Back in May 2012, Philips signed its 200th licensee, and that number now exceeds 230, according to a spokesperson. Among the companies that have signed up to the program are Osram, Zumtobel, Acuity, Cree, Trilux and Cooper.
Of course, the public does not get to see details of the negotiations that result in licenses being signed. But in at least two cases, the companies approached by Philips have resisted joining the program.
Earlier this year, Philips resorted to a patent-infringement lawsuit against Nexxus Lighting. And more recently another lighting manufacturer, TCP Inc, has filed its own lawsuit in an attempt to avoid having to join the program.
Some of Philips’ licensees were also licensees with Color Kinetics, the US-based company acquired – along with its extensive patent portfolio related to LEDs and SSL – by Philips in 2007. Color Kinetics is now Philips Solid-State Lighting Solutions, Inc.
One of Philips’ most recent licensees is Charlotte, NC-based LED lighting manufacturer Nexxus Lighting Inc. Interestingly, Nexxus was formerly known as Super Vision, a company that had an extensive patent battle with Color Kinetics that the latter company eventually won in December 2006.
Despite this experience, Nexxus again ran foul of Philips and was the subject of a lawsuit filed in March 2012. Philips claimed that a variety of Nexxus’ products infringe six US patents assigned to Philips, namely no. 6,013,988, no. 6,250,774, no. 7,038,399, no. 7,358,679, no. 7,737,643 and no. 7,802,902 (search for any of these patents-in-suit at www.google.com/patents).
According to the press release from Nexxus, the Philips lawsuit was settled at the end of September 2012, with Nexxus joining the Philips licensing program. According to Nexxus, the royalty-bearing license allows it to “continue to manufacture and sell LED-based lighting products, including [its] Array brand of LED replacement light bulbs.” Nexxus said it “will also pay Philips a one-time, lump-sum royalty fee to address past sales.”
The lawsuit was interesting because it apparently marked the first time that Philips has resorted to legal action to persuade a company to join its program. Going back a number of years, Color Kinetics was somewhat notorious for using a combination of threats and litigation to get licensees to sign up.
A spokesperson for Philips told LEDs Magazine that the complaint against Nexxus was “the first lawsuit around the licensing program and it shows that Philips is stepping up its approach. This is good news for current licensees as it shows that Philips is creating a level playing field in the market.”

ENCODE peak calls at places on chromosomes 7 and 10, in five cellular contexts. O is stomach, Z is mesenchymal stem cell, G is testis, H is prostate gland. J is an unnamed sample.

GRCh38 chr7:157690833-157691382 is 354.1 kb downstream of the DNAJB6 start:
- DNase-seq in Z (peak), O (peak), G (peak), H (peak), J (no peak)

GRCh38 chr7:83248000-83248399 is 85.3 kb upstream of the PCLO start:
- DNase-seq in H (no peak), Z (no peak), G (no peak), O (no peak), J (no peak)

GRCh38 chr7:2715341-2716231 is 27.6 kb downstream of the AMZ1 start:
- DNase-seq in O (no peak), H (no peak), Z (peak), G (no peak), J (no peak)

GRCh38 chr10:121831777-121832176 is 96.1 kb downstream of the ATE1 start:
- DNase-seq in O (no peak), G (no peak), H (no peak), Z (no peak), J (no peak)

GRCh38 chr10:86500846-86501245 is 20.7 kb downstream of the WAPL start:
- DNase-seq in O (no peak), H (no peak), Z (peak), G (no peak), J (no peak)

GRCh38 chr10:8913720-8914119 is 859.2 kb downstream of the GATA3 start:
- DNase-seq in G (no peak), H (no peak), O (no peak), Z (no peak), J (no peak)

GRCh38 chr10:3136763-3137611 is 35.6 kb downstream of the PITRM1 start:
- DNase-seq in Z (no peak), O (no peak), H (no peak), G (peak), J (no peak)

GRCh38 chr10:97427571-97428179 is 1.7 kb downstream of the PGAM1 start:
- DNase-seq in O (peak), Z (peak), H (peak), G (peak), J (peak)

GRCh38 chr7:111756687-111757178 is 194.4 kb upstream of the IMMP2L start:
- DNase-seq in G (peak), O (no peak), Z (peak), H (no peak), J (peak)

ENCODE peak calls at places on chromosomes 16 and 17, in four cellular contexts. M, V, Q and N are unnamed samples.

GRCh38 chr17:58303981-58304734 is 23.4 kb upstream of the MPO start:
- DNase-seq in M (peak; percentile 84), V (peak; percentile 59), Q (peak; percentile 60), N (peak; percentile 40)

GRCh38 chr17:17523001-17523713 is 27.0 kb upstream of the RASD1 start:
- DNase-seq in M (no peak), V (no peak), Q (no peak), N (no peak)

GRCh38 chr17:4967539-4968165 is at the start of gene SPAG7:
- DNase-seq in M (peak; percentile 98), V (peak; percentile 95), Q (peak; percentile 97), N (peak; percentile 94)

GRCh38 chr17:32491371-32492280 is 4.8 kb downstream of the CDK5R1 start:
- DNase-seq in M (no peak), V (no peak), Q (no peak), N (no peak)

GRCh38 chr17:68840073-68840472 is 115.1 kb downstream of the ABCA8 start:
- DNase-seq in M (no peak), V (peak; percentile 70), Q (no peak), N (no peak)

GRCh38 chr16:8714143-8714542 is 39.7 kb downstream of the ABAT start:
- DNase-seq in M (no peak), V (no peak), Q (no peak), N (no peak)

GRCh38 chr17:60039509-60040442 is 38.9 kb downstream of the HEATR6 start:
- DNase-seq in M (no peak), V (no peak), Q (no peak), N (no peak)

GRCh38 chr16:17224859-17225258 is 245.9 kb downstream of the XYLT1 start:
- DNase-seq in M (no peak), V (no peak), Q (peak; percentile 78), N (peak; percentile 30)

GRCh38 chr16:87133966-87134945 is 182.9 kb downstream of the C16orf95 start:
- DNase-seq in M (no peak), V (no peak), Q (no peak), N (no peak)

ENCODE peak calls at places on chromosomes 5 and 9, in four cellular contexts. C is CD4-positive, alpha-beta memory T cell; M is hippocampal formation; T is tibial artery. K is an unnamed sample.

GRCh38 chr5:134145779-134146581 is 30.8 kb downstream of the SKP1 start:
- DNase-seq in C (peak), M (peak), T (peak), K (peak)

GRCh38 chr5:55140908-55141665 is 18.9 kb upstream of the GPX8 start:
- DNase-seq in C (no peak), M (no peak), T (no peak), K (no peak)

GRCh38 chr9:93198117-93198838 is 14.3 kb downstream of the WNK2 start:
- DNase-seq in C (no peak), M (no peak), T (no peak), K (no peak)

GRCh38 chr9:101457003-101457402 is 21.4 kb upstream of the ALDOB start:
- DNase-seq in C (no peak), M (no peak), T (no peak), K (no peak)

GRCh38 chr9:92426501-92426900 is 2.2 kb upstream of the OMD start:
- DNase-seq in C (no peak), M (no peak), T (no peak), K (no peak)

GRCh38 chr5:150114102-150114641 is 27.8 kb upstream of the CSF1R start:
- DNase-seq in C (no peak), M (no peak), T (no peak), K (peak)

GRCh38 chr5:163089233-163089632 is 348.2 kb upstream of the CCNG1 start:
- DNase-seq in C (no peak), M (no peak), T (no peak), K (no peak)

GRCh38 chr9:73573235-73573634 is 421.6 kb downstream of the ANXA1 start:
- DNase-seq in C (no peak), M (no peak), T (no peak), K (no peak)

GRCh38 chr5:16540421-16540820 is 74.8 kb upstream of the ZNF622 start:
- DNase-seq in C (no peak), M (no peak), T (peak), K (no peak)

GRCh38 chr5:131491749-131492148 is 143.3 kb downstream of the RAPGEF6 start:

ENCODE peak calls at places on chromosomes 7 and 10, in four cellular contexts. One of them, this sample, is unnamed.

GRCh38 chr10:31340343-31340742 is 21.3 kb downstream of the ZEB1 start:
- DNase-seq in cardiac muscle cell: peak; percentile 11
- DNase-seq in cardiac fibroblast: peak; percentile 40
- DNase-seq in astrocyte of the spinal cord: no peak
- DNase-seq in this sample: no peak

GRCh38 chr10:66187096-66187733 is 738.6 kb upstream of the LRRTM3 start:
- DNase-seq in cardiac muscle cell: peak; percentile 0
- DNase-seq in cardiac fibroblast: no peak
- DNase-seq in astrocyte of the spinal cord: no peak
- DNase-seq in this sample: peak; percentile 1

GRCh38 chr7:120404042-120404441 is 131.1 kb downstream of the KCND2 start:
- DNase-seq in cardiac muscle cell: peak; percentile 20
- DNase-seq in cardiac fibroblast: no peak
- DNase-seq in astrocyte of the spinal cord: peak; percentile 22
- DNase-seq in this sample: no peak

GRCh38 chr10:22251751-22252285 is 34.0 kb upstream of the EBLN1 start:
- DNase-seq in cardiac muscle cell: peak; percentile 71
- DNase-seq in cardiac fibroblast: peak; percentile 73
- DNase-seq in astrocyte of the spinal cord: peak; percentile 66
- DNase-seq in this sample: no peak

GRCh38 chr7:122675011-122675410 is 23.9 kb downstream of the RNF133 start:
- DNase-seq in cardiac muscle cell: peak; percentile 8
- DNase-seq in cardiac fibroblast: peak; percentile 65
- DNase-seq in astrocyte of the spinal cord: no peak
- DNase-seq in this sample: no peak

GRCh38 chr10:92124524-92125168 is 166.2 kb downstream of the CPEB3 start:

It makes sense that companies who are paying for a license would also want to see their competitors paying as well, if appropriate. What is more difficult to ascertain is whether companies see a genuine, positive benefit to being part of the program – aside from being safe from a patent-infringement lawsuit. We haven’t found a company that will comment on this point.
However, on the website for Philips’ licensing program, the company discusses some of the potential benefits, as follows: “Whether you are designing your own controls or sourcing LED engines, drivers and components, this licensing program can benefit you. It can speed product development, lower your costs, and help you deliver top-quality design and performance.”
Technical Consumer Products, Inc. (TCP) vs. Philips
Aside from Nexxus, at least one other company has clearly not enjoyed Philips’ invitation to join its licensing program. On October 11, 2012, Aurora, OH-based Technical Consumer Products, Inc. (TCP) filed a lawsuit against Philips Solid-State Lighting Solutions, Inc. and other Philips entities.
The complaint seeks a declaratory judgment of invalidity and/or non-infringement of several US patents, namely: no. 6,013,988, no. 6,147,458, no. 6,577,512, no. 6,586,890, no. 7,038,399, no. 7,352,138, no. 7,256,554, and no. 7,737,643 (search at www.google.com/patents).
In its complaint, TCP says that Philips has “charged TCP with infringement of claims of each of the patents-in-suit.” TCP also says that Philips has “insisted that TCP requires a license under each of the patents-in-suit and other unspecified patents to market its LED lighting products.”
If the case comes before a jury, TCP will argue – for each of the patents-in-suit – either that TCP’s products do not infringe the patents, or that some of the claims are invalid, or both.
We’ll find out in due course whether this lawsuit will have any real effect, but the smart money has to be on TCP joining Philips’ licensing program in the near future.